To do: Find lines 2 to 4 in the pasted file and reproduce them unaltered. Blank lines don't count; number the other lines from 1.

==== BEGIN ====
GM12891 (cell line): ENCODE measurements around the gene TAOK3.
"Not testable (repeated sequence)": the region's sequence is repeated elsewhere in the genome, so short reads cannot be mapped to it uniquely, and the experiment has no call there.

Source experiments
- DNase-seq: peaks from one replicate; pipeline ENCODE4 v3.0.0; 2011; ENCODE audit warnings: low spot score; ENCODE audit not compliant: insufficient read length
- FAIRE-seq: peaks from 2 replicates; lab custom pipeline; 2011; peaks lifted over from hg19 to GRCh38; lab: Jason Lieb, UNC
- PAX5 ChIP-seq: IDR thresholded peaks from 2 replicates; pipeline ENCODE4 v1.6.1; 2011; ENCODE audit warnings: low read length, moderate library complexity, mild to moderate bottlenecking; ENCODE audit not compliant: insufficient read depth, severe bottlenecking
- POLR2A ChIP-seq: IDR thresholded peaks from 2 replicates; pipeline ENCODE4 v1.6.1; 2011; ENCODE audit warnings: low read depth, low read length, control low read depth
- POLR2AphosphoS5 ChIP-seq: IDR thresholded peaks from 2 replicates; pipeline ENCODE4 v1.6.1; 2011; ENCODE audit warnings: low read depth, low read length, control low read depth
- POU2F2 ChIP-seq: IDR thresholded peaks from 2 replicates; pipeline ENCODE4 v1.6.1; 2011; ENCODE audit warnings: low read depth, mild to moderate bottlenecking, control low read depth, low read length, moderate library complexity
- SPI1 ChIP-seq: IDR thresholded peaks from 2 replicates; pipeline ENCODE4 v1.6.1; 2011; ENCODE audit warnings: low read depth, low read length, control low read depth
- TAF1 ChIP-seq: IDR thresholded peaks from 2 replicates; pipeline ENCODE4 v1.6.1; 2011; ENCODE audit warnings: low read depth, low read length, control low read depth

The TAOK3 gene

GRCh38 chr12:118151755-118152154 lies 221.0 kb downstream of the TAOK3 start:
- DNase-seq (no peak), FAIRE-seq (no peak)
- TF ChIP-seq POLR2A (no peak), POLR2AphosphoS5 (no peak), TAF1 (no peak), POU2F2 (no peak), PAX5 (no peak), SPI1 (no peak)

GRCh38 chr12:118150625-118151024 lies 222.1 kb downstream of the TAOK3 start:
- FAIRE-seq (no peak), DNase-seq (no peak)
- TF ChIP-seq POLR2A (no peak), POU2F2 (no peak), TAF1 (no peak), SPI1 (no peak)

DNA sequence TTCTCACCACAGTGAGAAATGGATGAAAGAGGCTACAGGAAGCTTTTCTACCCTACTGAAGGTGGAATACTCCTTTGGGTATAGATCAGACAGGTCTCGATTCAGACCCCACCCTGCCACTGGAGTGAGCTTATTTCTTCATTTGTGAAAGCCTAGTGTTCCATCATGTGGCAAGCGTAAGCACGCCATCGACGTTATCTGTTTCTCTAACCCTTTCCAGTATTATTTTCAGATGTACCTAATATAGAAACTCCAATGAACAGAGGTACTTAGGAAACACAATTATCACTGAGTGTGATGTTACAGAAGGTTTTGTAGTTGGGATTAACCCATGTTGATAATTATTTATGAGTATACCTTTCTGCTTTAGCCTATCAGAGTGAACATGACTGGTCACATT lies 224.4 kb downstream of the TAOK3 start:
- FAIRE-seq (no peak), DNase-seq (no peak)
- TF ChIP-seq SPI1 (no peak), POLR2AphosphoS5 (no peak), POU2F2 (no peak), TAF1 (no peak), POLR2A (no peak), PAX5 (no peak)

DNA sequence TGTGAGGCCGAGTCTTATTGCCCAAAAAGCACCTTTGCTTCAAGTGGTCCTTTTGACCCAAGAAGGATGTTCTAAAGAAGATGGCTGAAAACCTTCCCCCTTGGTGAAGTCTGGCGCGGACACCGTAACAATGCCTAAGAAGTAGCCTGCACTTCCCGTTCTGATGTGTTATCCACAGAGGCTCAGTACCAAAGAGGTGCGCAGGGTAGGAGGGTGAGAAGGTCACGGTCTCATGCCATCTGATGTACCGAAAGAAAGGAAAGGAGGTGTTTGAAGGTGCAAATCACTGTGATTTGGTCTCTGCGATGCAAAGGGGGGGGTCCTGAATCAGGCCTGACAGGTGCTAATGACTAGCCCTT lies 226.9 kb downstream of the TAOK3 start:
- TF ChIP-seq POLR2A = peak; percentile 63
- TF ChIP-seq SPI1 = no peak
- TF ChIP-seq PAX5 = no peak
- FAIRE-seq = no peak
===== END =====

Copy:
"Not testable (repeated sequence)": the region's sequence is repeated elsewhere in the genome, so short reads cannot be mapped to it uniquely, and the experiment has no call there.

Source experiments
- DNase-seq: peaks from one replicate; pipeline ENCODE4 v3.0.0; 2011; ENCODE audit warnings: low spot score; ENCODE audit not compliant: insufficient read length